Tuesday, November 30, 2021

Don't Do Something Stupid

 It is only 35 degrees when I put in, but the wind is barely registering - decent winter paddling if you don't do something stupid.

The harbor is quiet with the oyster boats already out in the sound and no one else around except for a couple marina workers hauling out yachts.  As a result, the harbor is active with wildlife - ten Great Blue Herons, forty Buffleheads, a dozen Mallards and two Common Loons before I get to open water.  There is skim ice in the calmest areas of the harbor.  

I decided that today was a good day to make my annual pilgrimage to Charles Island - the Mt. Rainier of Milford.  Less than a mile off shore, one can walk to it at low tide on a bar called a tombolo.  A tombolo bar is created by waves wrapping around an island.  If you time the tide correctly, you can walk out, circle the island, and walk back without getting your feet wet.  Time it wrong and you get to sit on the island waiting for the next low tide.  Every couple of years someone drowns out there, either trying to wade back across the tombolo and getting carried off by the tide or flipping a canoe or kayak with their PFD securely stuffed in the bottom of the boat where it is absolutely of no use.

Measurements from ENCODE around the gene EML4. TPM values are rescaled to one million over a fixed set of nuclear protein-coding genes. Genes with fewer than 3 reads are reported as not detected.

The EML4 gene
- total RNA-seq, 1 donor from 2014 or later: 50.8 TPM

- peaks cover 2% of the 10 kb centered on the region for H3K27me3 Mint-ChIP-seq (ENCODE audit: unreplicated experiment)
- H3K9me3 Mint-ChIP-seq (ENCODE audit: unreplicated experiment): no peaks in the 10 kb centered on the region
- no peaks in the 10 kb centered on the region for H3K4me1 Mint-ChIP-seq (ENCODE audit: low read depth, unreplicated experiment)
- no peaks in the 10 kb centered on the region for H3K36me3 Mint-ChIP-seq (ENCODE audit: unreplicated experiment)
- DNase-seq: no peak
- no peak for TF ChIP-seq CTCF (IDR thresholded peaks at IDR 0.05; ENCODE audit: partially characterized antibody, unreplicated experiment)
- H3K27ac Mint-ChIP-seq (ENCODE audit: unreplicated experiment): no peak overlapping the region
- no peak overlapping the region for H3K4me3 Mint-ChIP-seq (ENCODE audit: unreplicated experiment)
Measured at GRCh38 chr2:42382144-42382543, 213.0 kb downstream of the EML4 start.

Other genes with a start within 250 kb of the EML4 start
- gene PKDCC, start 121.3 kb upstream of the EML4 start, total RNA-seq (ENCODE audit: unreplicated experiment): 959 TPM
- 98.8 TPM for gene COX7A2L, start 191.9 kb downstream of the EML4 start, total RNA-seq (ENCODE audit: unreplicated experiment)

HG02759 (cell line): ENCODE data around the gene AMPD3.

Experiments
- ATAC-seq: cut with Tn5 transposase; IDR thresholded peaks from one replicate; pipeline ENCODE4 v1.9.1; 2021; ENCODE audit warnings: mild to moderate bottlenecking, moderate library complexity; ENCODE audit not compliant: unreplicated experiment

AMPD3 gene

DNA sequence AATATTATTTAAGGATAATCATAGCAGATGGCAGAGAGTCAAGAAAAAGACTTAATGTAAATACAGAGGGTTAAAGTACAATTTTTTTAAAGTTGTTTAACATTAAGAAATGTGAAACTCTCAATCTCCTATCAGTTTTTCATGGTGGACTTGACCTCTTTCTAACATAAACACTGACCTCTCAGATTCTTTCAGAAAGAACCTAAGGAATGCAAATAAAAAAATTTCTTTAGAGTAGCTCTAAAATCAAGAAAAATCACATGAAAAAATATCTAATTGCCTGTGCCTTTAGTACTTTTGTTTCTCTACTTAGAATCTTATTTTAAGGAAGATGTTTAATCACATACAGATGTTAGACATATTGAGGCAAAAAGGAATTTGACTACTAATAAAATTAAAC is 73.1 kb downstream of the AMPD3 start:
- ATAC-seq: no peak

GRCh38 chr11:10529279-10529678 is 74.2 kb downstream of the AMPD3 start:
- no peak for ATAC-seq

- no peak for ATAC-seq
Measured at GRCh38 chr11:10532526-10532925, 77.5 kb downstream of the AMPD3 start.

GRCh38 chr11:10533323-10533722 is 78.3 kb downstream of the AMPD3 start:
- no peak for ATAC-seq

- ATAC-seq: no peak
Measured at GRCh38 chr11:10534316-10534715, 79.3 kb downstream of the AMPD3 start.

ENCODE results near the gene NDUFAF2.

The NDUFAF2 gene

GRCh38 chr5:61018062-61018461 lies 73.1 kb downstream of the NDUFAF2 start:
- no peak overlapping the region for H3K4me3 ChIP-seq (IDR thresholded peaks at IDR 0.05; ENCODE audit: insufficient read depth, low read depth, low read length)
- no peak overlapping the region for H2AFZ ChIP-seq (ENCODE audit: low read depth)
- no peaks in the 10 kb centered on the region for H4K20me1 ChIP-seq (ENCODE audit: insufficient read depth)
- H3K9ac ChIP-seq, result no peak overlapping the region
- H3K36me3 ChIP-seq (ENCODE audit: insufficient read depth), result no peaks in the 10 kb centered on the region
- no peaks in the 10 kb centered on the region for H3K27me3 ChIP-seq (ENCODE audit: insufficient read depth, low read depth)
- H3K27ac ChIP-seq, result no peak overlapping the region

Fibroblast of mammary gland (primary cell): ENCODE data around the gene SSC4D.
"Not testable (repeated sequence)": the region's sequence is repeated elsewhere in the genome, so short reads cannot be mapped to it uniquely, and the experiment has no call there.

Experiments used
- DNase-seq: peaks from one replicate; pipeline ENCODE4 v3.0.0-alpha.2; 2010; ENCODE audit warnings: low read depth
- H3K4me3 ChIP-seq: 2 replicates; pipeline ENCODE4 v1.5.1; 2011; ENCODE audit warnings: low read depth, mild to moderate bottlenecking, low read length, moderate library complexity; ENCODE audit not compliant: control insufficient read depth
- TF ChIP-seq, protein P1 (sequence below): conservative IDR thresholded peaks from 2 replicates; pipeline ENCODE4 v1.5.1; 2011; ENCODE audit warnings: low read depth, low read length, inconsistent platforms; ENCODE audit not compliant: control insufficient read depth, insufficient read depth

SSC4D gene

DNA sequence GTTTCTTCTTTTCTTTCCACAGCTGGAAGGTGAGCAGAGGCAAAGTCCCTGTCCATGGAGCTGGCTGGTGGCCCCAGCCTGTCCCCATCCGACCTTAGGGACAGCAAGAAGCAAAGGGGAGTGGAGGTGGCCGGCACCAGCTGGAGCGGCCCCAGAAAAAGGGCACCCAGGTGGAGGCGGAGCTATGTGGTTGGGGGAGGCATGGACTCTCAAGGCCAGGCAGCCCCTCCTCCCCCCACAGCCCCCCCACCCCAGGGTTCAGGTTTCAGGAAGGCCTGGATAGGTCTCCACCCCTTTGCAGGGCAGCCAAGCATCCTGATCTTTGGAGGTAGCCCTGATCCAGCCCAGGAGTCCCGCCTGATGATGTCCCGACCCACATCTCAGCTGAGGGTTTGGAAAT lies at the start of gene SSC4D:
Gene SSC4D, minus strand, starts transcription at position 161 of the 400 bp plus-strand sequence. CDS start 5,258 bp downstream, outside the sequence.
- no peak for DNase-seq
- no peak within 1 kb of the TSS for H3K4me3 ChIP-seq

Charles Island with the tombolo leading out

At the mouth of the harbor, I turn right and follow the shore in calm water.  Although I'm 150 yards from the beach, I'm in 2 to 3 feet of water most of the time - if you flip a canoe in freezing water, it is nice if you can just stand up and get back in the boat, or walk to dry land.  Winter paddling is all about having a plan B... and a plan C and D.  On this route, if necessary, I can actually walk/tow the canoe from any point back to the harbor as long as I don't get blown away from shore. So, I follow the shore over to the tombolo, then I'll follow the tombolo out to the island, circle the island and return the way I came.  

With the dropping tide the shore birds are feeding all along the newly exposed sections of the bar.  It is mostly a mix of Sandpipers, Gulls, and Brandts.  I do a short lift over the bar and into the windward water.  The wind has come up and there is a good chop developing on that side.  I keep moving as the conditions are changing and by the time I've rounded the little island there is a good wind in my face getting back to the bar.  The calm water is gone, but the bar reduces the waves to "not much".  But, it is a big angle crab along the bar as I paddle back to the shore.  Then it is an almost casual drift with the wind back to the harbor.  It was definitely time to not be on big water.

No comments: